Well, I’ve tweeted to him and he’s replied. I may be showing my age here, but I thought it was cool to interact with someone who is on TV.  Growing up in the 70’s and 80’s, not only was this not the norm, it was downright rare.

But now, access to anyone at anytime is right there for the taking. Social media has created a connection between celebrities, companies and anyone with a Facebook or Twitter account. From a marketing standpoint, this helps create loyalty and relationships that traditional marketing can’t touch. It creates a transparency that many consumers crave so they can really feel good about doing business with a particular company.

From a leadership standpoint, this transparency can also help build loyalty and trust among your staff.  But there could also be a downside.

One of the mantras I heard as a young leader was to not go out after work (especially to parties) with your employees. It is possible to learn things you don’t want to know, and too much “transparency” in this case can really blur the line between friend and leader, which could undermine your authority.

Today, being connected to your employees via social media can provide the same access. Is this what you want? Are your employees expecting it?

Do you think your employees are expecting the same access to you that they have with other brands and companies? If so, how and where do you draw the line to maintain the integrity of the leader/employee relationship?

I don’t know that there is one clear-cut answer to this.  I would love to hear your thoughts on how you are handling it.

Thanks for reading!


Now is the time to start thinking about midseason burnout – don’t let this phenomenon plague your staff this season.  Book Matt to bring his Myth of Midseason Burnout program to your facility this spring! (The program has already gotten high praise from audiences at WWA, IAAPA, and AIMS!)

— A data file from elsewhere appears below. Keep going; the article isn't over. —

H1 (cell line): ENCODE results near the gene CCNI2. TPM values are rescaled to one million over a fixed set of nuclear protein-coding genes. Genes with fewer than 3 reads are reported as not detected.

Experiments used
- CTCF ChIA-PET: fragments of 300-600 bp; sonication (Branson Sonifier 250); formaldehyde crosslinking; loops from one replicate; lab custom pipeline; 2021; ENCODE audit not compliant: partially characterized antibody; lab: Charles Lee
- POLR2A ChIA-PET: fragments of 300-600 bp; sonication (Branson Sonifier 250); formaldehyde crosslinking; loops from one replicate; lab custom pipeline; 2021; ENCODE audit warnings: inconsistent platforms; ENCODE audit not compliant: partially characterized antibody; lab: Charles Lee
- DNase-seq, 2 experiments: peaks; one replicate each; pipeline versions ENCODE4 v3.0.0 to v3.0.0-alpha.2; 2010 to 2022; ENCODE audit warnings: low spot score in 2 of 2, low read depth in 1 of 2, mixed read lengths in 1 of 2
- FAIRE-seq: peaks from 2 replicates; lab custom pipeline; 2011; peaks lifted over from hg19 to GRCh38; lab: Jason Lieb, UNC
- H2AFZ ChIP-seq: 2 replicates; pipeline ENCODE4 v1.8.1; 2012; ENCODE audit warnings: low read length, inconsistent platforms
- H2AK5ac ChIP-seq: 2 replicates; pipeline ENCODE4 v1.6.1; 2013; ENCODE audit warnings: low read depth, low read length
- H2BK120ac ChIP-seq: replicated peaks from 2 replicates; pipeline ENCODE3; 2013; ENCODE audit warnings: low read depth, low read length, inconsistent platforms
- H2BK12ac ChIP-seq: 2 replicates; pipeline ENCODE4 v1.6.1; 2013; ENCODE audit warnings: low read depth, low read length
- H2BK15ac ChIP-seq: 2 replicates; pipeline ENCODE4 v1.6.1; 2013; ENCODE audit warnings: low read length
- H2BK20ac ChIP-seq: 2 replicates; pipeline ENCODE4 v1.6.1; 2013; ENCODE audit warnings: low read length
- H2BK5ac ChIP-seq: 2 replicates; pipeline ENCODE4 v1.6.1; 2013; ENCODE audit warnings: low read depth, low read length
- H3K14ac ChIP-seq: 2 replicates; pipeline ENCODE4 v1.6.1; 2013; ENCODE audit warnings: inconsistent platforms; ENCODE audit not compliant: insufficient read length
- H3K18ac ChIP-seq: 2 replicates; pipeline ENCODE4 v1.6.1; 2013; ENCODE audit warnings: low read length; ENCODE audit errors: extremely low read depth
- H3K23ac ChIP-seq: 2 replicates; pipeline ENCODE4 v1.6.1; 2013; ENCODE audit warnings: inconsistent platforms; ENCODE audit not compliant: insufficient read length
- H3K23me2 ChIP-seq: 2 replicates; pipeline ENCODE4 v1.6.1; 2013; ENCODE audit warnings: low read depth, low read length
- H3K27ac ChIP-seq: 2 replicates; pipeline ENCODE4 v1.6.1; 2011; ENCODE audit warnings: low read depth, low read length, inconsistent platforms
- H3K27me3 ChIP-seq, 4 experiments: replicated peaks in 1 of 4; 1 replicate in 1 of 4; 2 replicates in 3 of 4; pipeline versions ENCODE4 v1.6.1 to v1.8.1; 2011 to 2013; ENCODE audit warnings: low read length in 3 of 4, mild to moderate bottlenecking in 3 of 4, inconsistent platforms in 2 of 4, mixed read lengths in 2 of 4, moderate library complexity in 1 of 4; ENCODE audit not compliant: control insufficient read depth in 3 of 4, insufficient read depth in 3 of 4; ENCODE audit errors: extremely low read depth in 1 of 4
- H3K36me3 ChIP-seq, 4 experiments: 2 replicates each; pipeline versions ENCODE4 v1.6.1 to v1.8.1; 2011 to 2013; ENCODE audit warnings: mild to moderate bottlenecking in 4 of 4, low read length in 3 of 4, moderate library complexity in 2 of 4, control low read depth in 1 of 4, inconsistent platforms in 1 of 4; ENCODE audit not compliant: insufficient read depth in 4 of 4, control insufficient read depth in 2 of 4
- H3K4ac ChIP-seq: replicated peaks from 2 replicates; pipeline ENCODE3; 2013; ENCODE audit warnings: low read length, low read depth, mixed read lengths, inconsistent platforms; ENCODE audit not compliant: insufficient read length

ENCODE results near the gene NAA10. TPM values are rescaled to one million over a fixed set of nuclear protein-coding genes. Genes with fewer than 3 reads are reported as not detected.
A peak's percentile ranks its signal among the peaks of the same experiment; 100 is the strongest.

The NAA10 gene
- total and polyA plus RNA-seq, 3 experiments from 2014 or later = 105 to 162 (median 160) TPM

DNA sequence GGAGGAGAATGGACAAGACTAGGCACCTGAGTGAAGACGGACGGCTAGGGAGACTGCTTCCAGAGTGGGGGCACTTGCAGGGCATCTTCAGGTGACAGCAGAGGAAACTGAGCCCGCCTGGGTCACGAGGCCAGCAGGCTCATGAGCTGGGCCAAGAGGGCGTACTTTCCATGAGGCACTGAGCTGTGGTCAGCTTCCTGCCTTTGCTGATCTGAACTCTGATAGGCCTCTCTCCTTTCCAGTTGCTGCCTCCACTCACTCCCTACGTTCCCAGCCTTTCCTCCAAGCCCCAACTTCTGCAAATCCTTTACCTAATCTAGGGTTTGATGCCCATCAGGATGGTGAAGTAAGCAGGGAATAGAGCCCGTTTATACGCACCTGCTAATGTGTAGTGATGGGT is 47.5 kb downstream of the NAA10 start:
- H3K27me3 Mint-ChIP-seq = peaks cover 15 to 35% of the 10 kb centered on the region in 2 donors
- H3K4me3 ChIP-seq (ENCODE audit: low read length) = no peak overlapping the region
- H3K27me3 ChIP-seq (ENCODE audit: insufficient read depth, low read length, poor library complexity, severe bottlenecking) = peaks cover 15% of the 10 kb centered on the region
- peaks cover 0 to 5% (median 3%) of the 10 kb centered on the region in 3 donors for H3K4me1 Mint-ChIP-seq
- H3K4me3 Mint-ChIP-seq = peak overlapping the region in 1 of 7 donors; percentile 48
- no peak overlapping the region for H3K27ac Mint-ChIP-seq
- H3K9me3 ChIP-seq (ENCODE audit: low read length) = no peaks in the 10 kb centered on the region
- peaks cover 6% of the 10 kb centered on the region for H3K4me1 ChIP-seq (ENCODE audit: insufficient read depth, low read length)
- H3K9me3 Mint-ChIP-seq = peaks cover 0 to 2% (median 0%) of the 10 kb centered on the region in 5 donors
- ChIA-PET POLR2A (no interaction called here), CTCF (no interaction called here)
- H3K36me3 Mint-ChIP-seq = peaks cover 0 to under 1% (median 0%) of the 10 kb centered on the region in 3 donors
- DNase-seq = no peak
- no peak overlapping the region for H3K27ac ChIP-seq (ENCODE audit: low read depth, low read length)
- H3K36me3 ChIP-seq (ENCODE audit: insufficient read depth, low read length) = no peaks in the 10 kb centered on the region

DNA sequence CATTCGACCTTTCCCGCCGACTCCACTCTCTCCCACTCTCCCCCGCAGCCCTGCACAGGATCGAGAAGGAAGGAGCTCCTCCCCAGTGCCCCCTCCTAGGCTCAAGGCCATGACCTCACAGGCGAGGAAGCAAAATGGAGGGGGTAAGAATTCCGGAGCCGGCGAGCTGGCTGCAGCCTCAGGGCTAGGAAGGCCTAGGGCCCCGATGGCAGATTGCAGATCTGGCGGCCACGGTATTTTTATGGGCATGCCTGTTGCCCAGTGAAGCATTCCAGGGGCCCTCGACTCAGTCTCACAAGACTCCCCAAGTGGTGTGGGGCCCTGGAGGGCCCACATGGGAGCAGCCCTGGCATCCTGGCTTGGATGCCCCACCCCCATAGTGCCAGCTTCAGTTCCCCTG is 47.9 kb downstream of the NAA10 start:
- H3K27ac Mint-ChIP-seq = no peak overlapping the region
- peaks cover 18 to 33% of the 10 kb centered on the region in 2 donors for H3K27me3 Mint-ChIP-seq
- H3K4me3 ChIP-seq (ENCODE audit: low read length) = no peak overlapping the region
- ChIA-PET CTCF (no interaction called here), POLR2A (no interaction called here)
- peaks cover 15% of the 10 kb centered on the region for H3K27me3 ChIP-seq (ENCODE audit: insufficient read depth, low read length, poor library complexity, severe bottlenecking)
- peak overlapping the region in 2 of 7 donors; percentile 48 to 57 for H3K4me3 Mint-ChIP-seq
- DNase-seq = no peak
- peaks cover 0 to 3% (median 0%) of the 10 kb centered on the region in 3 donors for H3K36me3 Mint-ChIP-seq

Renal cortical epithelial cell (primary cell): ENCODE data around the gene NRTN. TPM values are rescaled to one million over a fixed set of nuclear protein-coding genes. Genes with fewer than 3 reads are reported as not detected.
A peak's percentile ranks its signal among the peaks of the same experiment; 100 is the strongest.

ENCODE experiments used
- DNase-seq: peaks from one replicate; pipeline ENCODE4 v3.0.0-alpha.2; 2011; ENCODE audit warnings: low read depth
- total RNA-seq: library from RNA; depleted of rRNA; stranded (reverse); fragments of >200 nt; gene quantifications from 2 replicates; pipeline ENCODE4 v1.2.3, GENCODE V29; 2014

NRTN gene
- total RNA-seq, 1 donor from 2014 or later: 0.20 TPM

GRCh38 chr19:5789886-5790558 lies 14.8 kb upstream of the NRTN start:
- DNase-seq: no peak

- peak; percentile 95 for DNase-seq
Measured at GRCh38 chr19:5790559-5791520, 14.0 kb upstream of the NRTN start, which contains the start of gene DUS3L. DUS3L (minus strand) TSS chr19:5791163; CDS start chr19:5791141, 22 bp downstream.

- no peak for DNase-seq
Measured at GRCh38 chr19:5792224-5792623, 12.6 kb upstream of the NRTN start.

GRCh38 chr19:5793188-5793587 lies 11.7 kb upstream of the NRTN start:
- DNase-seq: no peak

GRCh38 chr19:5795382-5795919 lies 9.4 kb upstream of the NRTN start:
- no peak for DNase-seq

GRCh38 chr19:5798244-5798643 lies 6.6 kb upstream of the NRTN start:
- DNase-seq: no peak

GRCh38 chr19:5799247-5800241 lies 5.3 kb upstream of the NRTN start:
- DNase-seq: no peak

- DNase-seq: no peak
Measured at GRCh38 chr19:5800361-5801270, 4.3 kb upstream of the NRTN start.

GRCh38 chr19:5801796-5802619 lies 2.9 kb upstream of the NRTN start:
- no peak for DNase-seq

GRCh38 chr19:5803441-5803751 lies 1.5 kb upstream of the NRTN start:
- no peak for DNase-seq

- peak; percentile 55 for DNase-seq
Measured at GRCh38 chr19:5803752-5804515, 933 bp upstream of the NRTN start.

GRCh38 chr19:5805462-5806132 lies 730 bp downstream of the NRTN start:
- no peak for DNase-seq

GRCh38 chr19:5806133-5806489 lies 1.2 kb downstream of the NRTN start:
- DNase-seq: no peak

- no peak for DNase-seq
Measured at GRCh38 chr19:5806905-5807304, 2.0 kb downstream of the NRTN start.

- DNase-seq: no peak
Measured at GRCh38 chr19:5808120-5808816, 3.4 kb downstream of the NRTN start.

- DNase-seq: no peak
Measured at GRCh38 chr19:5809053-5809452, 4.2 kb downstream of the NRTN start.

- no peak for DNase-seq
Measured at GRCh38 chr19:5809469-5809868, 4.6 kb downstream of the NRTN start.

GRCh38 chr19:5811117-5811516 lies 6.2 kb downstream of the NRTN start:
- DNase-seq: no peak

Have we taken the SERVICE out of guest service?

Had another service experience recently that I thought was very interesting.

I was at a local Walgreens (drug store) and approached the checkout area.  There were no other guests around, and behind the counter was a well groomed individual named Blaine.  As soon as I got close enough, Blaine greeted me with an enthusiastic, “Hello”, complete with a smile and appropriate eye contact.

So far so good.

He scanned my item, and then it was my turn to go to work.  I was paying with a debit card, so I swiped it, entered my pin, declined the cash back, accepted the amount and okayed the transaction.

During that time I happened to glance up at Blaine, who was literally staring off into space.

Once the receipt started to print, Blaine swiftly gabbed it from the printer and handed it to me, saying (in the same pleasant tone as the greeting), “Thanks so much, have a great day!”

If you were chart Blaine’s brain activity through this interaction, I imagine it would look like a big U or V… up, then down, then back up again.  But this isn’t Blaine’s fault.